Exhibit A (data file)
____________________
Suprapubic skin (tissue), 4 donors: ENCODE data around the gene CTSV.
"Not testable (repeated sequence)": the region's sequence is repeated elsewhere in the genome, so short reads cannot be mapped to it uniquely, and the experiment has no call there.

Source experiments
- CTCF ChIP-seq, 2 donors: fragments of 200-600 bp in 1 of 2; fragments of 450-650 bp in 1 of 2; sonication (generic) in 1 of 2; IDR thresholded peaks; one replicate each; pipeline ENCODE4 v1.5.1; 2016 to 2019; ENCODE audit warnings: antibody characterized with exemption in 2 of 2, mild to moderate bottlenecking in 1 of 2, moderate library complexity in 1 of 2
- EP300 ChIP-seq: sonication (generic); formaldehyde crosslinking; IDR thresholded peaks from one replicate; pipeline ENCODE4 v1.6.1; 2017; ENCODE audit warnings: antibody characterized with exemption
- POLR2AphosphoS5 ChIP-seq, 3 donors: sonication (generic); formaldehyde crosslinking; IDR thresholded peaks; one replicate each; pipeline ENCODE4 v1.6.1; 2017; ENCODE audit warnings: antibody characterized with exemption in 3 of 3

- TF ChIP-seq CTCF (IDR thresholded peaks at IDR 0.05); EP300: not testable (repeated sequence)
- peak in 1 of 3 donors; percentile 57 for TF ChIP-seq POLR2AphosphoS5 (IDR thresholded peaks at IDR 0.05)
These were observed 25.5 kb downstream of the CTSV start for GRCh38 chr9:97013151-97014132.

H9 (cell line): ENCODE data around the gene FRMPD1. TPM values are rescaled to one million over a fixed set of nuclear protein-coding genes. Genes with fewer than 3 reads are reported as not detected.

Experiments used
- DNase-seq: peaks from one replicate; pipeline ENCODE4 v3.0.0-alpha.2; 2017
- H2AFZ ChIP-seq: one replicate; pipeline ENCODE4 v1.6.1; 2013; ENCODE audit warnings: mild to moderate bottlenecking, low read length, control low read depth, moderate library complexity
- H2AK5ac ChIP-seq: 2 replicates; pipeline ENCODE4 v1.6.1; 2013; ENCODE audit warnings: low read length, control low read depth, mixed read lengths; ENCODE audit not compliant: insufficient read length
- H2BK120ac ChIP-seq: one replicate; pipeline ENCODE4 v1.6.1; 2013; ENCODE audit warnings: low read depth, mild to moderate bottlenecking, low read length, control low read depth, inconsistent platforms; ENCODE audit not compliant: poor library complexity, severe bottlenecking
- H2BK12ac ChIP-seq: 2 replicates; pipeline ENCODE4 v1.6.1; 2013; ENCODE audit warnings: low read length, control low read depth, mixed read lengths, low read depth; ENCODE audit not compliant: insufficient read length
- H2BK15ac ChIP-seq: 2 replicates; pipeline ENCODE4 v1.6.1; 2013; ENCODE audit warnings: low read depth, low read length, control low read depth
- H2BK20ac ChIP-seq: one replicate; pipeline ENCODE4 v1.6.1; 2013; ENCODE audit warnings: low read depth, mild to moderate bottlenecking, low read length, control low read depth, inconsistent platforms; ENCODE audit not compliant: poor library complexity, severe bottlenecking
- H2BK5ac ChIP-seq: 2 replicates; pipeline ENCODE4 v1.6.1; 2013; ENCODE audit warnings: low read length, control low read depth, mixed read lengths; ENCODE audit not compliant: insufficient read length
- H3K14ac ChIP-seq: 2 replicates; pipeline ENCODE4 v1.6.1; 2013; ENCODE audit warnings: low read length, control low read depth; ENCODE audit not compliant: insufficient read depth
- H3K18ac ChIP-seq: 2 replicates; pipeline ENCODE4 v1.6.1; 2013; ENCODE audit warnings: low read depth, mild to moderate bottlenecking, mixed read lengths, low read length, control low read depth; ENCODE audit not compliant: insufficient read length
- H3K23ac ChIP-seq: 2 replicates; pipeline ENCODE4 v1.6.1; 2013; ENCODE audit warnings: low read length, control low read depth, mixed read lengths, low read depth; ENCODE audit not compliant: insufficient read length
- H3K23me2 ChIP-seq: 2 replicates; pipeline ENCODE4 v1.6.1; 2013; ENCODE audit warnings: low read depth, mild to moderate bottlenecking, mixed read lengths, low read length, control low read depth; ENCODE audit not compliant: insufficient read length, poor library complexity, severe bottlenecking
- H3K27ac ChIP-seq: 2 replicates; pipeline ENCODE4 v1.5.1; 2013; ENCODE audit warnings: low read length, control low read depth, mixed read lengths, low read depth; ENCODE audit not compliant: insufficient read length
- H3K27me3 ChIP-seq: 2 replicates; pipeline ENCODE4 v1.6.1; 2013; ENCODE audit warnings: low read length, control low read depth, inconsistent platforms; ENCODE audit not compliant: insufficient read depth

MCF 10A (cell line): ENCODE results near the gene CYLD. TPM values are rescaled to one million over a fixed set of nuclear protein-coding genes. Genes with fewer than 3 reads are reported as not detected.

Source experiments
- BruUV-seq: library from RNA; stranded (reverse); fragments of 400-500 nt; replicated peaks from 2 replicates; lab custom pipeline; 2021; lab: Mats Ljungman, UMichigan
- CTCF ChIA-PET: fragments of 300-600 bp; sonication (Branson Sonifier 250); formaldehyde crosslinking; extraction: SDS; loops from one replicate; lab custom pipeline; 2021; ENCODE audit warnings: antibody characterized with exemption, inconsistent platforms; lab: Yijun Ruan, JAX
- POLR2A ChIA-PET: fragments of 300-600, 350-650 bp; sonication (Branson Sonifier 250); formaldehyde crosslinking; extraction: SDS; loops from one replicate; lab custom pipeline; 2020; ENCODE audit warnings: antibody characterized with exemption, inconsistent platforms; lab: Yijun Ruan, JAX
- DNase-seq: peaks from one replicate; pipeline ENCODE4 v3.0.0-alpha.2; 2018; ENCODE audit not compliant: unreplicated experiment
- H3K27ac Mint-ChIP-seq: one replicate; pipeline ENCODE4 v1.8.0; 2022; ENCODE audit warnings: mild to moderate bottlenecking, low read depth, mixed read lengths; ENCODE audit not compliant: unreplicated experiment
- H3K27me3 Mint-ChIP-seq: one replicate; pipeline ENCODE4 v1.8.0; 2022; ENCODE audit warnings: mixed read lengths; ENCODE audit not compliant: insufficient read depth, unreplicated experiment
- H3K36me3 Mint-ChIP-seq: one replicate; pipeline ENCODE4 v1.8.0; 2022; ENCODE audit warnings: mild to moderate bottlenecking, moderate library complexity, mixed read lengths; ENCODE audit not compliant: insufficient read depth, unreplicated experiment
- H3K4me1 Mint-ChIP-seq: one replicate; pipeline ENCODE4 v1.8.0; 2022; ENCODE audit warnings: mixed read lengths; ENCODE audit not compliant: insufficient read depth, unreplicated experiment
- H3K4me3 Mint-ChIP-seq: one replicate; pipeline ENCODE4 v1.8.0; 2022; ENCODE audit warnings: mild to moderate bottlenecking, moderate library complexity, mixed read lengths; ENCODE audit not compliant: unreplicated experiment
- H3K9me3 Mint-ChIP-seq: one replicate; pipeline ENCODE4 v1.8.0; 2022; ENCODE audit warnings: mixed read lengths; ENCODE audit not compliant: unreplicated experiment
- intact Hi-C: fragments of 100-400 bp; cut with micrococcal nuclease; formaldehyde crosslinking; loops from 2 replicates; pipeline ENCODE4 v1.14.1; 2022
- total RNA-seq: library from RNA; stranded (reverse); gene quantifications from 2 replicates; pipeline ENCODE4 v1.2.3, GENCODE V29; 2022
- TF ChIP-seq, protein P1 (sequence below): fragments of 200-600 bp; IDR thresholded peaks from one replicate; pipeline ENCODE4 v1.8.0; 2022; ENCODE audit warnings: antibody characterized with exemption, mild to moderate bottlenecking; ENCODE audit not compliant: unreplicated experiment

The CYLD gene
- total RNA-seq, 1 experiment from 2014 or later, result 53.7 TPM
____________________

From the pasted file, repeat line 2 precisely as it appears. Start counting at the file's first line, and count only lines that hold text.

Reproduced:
"Not testable (repeated sequence)": the region's sequence is repeated elsewhere in the genome, so short reads cannot be mapped to it uniquely, and the experiment has no call there.